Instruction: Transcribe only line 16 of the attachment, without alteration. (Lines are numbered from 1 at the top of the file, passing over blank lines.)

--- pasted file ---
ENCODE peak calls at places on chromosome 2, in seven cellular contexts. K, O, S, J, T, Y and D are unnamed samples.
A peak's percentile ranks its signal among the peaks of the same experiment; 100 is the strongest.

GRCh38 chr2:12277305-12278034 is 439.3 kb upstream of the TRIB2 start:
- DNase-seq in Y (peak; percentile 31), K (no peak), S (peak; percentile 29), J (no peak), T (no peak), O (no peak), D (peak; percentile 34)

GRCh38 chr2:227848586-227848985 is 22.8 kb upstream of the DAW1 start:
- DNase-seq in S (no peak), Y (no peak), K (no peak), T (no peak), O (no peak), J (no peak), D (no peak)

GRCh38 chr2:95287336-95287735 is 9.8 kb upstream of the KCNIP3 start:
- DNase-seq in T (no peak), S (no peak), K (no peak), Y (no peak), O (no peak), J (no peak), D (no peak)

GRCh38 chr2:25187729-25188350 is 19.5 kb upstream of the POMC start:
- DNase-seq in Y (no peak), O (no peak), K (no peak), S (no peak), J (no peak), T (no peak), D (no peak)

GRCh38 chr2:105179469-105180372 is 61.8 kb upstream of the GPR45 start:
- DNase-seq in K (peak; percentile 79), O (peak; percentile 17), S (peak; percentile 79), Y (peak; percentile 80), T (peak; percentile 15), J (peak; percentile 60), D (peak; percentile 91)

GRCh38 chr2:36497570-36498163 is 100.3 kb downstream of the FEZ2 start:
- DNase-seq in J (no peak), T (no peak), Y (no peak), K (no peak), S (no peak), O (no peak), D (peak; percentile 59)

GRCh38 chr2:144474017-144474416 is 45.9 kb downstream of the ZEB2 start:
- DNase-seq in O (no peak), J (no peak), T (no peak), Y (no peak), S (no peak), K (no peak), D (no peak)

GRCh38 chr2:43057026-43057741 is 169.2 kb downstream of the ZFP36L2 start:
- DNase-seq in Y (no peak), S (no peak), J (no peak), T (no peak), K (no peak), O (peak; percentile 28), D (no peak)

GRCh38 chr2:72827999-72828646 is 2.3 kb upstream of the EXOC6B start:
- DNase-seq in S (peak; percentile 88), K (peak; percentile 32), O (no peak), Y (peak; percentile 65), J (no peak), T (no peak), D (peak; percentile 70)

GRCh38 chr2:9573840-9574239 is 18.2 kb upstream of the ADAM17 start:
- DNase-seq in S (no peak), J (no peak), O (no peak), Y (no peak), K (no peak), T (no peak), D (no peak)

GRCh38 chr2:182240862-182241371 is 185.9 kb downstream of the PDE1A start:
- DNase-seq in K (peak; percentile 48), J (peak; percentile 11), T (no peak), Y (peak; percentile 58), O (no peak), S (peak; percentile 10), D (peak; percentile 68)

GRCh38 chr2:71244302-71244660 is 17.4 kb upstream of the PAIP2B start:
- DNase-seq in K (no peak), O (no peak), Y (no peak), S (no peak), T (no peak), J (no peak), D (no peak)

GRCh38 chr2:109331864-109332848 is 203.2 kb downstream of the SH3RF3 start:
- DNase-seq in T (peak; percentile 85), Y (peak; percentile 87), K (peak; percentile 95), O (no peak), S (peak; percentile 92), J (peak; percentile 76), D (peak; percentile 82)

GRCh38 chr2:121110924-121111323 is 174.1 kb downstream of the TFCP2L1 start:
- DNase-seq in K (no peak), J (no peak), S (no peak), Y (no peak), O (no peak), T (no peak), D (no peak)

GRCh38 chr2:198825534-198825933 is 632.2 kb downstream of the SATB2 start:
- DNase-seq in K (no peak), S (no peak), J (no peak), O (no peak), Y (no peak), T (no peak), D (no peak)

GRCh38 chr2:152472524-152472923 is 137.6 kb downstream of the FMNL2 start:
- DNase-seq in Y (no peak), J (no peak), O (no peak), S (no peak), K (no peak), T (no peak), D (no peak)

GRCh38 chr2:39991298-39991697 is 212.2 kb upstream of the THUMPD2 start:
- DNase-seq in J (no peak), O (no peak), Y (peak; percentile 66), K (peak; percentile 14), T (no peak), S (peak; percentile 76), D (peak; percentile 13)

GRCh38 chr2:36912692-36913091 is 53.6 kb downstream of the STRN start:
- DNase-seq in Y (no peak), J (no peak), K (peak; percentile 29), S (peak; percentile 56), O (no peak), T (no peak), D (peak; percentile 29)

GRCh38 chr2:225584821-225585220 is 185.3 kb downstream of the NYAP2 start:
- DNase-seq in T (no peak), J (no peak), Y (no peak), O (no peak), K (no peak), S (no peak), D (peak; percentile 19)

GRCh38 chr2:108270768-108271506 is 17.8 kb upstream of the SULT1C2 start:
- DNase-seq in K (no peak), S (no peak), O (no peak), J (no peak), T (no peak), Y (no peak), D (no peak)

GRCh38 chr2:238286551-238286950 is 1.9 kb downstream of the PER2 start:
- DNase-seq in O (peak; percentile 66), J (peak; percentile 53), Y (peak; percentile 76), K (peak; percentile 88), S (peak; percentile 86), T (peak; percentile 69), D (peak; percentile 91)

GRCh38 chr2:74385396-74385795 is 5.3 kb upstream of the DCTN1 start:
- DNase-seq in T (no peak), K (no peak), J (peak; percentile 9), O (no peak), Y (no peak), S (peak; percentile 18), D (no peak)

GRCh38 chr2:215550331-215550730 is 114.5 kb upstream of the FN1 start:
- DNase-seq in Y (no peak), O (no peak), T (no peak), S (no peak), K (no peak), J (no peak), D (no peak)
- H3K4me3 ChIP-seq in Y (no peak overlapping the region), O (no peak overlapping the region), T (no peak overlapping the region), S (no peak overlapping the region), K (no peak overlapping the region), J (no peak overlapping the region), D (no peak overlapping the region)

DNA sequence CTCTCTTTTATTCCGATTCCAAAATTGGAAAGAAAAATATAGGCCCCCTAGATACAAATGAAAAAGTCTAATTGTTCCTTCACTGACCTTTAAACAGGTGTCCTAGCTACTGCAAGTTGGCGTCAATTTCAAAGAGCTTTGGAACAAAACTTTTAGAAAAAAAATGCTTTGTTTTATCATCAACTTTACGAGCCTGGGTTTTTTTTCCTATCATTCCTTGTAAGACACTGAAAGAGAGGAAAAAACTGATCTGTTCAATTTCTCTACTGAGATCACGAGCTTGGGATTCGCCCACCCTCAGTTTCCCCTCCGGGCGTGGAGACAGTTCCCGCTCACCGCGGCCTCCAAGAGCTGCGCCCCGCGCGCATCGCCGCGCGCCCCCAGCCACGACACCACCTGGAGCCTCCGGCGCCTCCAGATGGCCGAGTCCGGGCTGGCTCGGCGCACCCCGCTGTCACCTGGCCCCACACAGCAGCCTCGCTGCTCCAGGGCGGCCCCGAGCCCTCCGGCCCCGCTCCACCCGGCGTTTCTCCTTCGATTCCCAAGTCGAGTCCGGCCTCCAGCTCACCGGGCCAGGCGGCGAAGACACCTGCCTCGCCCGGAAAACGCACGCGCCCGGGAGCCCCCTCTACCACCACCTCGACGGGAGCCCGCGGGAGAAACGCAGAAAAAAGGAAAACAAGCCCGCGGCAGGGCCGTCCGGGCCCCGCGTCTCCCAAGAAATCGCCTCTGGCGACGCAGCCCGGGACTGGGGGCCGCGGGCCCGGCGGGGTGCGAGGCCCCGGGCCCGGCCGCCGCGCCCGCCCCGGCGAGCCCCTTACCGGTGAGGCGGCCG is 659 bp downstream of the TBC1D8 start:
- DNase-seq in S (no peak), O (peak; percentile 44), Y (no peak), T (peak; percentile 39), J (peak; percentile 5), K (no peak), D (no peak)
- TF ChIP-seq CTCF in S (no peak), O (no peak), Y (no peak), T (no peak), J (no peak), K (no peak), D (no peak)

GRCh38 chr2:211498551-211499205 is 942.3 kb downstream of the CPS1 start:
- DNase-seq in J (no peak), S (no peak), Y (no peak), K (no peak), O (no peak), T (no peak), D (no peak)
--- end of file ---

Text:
- DNase-seq in O (no peak), J (no peak), T (no peak), Y (no peak), S (no peak), K (no peak), D (no peak)